Our support lead, Remis, is a great example. He started in support and grew into a managing role. Every chance he gets, he’ll spotlight his support champs—whether on Slack, in presentations, social media or other workspaces. Our support team is our most engaged team because the people in this team feel especially connected.

Read our seven steps to building a healthy remote culture:


8. Train and connect remote employees

If you’ve read our remote article on creating an inclusive team, you’ll know that we hire people based on their values. Most of us are self-starters, so we naturally love to pick up new skills and absorb knowledge. Our team members are currently learning how to code, do handstands, speak Japanese, become master chefs and much more.

As a company, we’re training remote employees in various ways. We document all company-related information on Notion, so people can learn about our company. New employees receive this link in their welcome email during the onboarding process.

Team leads are responsible for showing newbies around, or in our case, virtually introducing them to their colleagues on messaging tool Slack. If anything is unclear, they can hop over to our #new_hires channel where seasoned members are supporting remote workers that just started working full-time at The Remote Company.

By teaming people with varying experiences, they can learn from each other. See it as cross-mentorship, except both team members offer different skills instead of one person having more knowledge in a particular area.

On Notion, people are also encouraged to write a “How to work with me manual”. These are short profile texts in which team members describe how they enjoy remote working, collaborating and being approached by colleagues.

Furthermore, we try to plan activities that broaden our minds during our work/staycations. During one of our 2020 staycations, we learned how to meditate, identify new trends and craft great stories. We also organize our RemoteFair, which is a company fair where teams host their own booth and talk about their projects, progress and accomplishments.

If people find an (online) course or conference related to their job (or a role they want to grow into), we happily support them! Allowing people who are motivated to develop themselves will always benefit your business.


9. Maintain strong team bonds

Strong team bonds are all about people connecting with each other on a more personal level. It’s much easier to talk to colleagues when you have things in common. But how do you find out? These conversations mostly take place outside the workplace.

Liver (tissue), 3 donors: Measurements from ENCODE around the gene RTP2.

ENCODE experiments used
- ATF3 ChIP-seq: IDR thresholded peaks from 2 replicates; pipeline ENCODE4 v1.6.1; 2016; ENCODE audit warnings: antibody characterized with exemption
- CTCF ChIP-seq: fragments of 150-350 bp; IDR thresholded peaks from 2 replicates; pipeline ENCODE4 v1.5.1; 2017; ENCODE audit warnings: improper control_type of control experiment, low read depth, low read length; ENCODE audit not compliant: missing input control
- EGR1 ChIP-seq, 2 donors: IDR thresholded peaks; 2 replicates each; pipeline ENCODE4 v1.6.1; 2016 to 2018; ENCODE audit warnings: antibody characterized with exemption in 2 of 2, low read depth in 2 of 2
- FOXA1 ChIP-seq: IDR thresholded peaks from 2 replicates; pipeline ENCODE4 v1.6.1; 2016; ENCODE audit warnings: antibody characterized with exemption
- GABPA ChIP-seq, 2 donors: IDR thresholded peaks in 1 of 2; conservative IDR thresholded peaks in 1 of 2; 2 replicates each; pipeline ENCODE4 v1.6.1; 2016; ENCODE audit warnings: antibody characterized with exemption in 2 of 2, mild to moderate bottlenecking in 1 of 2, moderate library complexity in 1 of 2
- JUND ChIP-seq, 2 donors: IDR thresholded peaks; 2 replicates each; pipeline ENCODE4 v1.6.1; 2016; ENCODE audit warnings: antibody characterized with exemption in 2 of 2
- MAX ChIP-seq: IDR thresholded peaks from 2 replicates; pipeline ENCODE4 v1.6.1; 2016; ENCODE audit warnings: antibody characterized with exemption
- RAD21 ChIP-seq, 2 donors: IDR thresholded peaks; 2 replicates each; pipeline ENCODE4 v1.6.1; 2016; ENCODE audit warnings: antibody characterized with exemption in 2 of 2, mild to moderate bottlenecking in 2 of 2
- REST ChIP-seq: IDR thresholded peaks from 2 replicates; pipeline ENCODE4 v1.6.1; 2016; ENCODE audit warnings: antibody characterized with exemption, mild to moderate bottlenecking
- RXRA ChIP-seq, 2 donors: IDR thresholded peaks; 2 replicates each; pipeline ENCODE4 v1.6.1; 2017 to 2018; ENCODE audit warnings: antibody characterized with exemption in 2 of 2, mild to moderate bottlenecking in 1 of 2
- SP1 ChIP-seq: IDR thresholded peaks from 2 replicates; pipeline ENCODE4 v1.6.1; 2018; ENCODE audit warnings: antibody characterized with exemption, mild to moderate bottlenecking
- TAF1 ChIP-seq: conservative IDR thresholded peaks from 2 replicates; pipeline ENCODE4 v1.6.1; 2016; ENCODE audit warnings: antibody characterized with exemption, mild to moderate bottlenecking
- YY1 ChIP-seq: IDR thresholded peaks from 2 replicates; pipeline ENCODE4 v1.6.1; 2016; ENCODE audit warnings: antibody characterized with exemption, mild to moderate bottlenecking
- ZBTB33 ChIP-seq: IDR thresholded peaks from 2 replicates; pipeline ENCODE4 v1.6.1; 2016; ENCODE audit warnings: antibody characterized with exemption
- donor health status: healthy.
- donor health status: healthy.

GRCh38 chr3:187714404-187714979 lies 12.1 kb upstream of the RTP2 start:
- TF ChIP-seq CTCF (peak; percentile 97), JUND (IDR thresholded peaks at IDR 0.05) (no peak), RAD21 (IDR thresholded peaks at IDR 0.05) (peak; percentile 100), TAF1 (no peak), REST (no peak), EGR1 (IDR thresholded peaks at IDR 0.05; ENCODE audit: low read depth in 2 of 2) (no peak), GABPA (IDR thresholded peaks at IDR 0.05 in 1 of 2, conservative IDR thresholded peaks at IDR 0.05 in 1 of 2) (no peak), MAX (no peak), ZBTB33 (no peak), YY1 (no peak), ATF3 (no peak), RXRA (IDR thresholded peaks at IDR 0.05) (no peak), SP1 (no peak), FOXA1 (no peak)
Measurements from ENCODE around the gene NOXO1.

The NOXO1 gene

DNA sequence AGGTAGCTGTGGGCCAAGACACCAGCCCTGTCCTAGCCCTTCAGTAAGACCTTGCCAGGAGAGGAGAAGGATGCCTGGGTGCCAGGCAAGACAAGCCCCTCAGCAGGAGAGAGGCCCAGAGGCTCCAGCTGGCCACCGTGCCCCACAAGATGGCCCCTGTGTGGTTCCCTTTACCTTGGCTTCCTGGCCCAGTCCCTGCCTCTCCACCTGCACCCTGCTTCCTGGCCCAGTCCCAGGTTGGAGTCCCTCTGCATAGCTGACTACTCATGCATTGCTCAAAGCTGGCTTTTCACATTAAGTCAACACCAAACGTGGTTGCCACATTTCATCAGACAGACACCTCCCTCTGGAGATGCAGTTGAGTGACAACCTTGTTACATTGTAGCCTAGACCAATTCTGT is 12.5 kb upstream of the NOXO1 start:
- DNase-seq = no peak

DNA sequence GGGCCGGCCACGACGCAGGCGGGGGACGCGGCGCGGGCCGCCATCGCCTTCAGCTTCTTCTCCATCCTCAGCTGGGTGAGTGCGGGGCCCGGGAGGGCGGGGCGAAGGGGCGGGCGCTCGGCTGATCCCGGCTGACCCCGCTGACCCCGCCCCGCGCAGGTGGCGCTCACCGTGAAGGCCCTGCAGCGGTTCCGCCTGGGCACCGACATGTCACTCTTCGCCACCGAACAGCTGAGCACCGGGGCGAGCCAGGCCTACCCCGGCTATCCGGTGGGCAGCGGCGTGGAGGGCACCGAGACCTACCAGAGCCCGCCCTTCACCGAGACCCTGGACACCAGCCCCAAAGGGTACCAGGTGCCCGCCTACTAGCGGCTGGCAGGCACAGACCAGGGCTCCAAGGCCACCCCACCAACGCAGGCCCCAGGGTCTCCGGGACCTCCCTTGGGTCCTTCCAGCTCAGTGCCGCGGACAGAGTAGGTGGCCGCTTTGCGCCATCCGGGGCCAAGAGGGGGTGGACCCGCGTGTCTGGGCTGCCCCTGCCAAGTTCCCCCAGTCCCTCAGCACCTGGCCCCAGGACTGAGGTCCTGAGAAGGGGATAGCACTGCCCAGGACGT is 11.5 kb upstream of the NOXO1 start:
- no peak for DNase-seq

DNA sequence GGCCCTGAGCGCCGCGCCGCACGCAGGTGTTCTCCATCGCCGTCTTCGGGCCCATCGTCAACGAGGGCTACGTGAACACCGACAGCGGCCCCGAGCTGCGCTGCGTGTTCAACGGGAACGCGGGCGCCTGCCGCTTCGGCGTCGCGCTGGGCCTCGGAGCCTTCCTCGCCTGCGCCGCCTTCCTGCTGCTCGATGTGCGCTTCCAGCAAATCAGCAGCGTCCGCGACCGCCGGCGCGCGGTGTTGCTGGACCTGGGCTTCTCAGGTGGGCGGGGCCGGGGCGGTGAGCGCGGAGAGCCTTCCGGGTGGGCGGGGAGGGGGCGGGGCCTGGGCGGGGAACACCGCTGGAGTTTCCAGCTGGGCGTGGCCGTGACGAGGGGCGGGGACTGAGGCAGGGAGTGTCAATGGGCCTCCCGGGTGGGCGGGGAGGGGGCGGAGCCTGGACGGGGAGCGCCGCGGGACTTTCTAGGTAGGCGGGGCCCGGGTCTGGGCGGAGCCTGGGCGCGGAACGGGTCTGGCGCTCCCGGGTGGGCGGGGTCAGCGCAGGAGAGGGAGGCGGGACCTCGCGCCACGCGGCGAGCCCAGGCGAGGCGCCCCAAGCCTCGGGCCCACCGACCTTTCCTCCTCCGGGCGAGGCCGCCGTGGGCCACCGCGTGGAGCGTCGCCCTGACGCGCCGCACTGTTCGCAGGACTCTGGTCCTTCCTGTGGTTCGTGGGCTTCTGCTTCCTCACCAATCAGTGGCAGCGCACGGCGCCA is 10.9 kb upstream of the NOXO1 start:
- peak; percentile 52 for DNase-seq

Since we can’t physically host happy hour drinks or teamwork events, we’ve created spaces for people to talk about what drives them off-work.

For starters, our team created fun Slack channels about food, music, books and what to watch on Netflix next. These channels arose from one person having an interest and flourished into a crowd of people discussing TV series and more.

We also have quarterly creative days, where people unplug, explore and share their findings with the team. Most people choose to visit a museum, which unintentionally turned our #creative_day channel into a virtual tour of art exhibitions worldwide.

And then there are our infamous workations. These get-togethers allow us to emerge in team building all week long. We all talk to people from different teams and get to know each other’s personalities. For example, from watching people’s Pecha Kucha presentations, we discovered that the majority of our team is obsessed with cats, dogs, sports, traveling, psychology and food.

Though we host our workations in either Lithuania or an exotic destination, you don’t have to fly out your entire team to have an amazing experience. 

When the pandemic limited us from seeing each other in real life, we started organizing so-called staycations. During these week-long events, there are Zoom-hosted presentations, workshops, games and welcome drinks — allowing us to continue to grow stronger as a team.

And that’s not all. Every month, we organize video calls where we all talk about a topic or discuss previously announced questions. We break up our big team into different groups and informally chat in breakout rooms for about an hour.

And lastly, in addition to our yearly Christmas party, we started sending each other Christmas cards. In an Excel sheet, those who wanted to participate could add their addresses and then send physical cards to others. It was truly heartwarming to read the handwritten notes from colleagues!


Responsibility is the price of freedom

Managing employees remotely is not that hard when you hire the right people for your team: people that you can trust 100%, people that value freedom and people that are eager to take responsibility. 

The key to success is communicating in advance what you expect from your team and giving them the freedom to get it done.

What’s your biggest challenge in managing remote teams? Leave us a comment!

Editor's note: This post was originally published in April 2017 but has been updated for accuracy and comprehensiveness.

Jonas

I'm Jonas, Content Manager at The Remote Company. I’m not the 4th Jonas Brother, but I do write content (which is similar to being a teen heartthrob). After writing for a bunch of companies over the years, I discovered my professional passion—helping add some humanity to B2B marketing.